A continuing improved life is one of my ongoing desires.
Each time I improve in one area, I give thanks and move on to the next. It’s a way of life that works out well for most of us.
And then there’s this:
An article I read recently talked sensibly about health, especially the need to cut back on caffeine by mid-day every day, and here it is five days later; it’s 3 pm, and I’m doing the very thing it was suggested not to do.
How many of us do that? Read something, or listen to something that we know is valuable, yet nothing changes. We don’t change.
The caffeine thing is just one of the many times I’ve briefly paid attention to something of value that soon fell by the wayside. The one piece of wisdom that not only got through to me but stuck with me and dramatically improved my life was one straightforward idea.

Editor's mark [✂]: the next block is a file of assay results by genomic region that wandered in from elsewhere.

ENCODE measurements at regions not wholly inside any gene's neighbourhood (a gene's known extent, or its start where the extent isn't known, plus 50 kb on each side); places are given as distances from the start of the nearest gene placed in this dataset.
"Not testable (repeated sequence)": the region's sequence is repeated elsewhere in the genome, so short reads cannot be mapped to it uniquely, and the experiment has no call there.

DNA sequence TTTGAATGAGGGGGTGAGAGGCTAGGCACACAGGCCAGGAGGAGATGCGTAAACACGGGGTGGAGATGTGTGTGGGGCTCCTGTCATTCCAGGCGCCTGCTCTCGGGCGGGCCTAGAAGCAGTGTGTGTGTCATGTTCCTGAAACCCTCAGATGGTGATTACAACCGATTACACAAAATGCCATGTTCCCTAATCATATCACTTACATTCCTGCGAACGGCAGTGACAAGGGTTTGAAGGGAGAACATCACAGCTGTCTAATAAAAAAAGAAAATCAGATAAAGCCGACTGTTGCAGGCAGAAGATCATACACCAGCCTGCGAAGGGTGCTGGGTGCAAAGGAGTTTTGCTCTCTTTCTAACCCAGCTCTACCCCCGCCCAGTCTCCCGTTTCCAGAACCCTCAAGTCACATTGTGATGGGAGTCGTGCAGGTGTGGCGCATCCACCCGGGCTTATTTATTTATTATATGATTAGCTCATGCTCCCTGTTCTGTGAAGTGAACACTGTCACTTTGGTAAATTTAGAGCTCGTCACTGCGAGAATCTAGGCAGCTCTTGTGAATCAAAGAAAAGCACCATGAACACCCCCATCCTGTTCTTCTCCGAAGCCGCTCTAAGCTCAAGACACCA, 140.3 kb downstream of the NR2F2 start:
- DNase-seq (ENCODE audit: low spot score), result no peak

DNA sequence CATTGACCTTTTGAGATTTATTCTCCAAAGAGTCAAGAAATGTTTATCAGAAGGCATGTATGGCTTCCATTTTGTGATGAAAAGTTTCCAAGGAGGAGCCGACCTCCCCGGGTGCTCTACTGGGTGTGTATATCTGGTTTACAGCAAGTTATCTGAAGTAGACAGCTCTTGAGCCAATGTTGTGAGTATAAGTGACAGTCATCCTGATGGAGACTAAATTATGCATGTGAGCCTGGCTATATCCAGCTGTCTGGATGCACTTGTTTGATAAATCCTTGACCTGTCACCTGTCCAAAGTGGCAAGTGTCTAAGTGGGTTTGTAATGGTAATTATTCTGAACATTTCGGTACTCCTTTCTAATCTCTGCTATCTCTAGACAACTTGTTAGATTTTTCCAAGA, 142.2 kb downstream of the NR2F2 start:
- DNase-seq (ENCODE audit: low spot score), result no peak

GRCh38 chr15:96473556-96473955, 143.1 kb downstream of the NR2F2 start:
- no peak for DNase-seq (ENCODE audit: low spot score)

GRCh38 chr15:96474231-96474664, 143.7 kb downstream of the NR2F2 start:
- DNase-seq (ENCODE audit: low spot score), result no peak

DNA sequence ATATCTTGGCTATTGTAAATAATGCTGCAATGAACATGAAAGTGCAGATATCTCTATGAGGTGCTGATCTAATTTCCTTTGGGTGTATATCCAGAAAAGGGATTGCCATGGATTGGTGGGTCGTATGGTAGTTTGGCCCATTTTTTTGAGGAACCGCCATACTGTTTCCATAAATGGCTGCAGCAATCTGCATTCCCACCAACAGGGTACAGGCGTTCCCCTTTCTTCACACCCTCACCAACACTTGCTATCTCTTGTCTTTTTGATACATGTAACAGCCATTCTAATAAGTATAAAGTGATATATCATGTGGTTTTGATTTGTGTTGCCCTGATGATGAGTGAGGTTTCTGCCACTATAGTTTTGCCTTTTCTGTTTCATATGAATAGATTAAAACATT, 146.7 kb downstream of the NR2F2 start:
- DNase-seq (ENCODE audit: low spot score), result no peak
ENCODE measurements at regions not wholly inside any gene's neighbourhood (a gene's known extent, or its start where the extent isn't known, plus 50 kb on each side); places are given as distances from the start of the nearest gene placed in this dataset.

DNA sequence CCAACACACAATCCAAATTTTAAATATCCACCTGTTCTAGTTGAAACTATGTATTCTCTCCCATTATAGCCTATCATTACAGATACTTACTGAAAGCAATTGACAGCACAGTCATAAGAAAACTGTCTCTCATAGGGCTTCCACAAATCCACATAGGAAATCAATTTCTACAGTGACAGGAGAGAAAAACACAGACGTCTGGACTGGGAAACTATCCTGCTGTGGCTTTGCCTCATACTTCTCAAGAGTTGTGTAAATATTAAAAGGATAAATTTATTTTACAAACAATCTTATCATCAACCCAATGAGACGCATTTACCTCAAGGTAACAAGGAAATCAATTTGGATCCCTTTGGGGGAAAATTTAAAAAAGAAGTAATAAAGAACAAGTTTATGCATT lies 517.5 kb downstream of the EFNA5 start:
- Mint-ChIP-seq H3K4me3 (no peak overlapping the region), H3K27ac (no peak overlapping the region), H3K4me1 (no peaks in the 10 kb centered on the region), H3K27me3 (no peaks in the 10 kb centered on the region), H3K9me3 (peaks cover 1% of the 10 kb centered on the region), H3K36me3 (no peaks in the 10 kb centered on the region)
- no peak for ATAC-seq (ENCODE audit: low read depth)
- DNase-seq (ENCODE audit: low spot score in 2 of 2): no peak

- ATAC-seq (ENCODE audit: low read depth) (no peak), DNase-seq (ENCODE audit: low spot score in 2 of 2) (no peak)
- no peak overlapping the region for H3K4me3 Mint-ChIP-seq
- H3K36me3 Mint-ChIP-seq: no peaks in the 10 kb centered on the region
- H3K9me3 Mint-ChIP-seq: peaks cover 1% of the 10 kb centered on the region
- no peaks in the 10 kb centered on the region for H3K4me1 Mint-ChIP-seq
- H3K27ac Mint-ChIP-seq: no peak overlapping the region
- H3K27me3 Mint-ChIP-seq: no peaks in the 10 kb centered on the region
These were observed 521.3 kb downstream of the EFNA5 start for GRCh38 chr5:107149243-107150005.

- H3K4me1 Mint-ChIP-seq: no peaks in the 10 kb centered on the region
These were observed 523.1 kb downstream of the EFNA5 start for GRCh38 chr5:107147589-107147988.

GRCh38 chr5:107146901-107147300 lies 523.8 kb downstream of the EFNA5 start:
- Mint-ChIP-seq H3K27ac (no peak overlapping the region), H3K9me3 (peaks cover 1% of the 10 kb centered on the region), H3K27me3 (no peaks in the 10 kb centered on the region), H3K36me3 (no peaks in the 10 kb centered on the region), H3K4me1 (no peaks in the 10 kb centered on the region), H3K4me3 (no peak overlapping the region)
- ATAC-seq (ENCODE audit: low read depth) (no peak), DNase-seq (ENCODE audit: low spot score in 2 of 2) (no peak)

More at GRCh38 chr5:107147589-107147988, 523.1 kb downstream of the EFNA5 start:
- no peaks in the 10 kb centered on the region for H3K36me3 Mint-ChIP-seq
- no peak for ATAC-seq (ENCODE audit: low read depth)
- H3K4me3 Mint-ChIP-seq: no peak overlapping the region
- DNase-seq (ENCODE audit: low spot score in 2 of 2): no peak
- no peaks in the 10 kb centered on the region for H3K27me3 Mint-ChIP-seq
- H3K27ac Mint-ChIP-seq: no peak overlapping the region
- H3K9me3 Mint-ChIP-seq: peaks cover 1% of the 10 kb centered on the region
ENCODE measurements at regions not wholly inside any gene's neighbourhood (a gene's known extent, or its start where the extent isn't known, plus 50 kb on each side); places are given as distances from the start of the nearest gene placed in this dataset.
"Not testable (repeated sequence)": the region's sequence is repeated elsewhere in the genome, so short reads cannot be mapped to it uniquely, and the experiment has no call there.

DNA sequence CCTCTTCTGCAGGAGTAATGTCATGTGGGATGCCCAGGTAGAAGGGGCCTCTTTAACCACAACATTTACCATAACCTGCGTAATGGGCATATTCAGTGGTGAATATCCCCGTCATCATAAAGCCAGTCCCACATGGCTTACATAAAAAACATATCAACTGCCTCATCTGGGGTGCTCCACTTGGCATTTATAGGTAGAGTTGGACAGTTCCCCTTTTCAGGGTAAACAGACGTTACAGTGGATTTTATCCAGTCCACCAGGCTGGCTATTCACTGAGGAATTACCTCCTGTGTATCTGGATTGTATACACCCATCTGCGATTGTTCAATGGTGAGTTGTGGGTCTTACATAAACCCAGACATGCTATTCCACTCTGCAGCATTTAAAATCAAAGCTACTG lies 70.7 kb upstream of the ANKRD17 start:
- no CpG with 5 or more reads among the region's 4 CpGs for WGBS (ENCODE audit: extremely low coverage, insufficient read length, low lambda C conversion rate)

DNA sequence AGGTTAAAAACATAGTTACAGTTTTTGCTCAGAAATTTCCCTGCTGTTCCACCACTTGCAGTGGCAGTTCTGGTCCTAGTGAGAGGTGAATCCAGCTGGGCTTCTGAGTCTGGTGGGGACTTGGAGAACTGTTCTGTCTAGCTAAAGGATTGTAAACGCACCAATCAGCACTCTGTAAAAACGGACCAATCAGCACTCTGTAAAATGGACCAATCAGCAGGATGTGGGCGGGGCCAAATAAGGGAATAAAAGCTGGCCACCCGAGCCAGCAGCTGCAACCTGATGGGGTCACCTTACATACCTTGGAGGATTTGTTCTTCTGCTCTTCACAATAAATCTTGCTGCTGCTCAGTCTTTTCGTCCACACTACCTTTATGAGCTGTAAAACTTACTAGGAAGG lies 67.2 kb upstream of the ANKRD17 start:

Stop defining. Start refining
I have no idea what this sentence might mean to you. Still, for me, it meant if I wanted the conditions and experiences in my life to be different, I needed to stop defining myself and my circumstances in the same old way and begin a refining process that would lead to a real change in my life.
We’re often told to redefine our live perspectives, but that idea of taking what I already had and presenting the same thing in a different way after making some changes felt much like the same old same old.
But refining. Ah well, that took me in an entirely new direction. Much like refining gold, where the gold is separated from the metals and ores. That sounded more like it. I wanted the inner gold to be separated from the rest.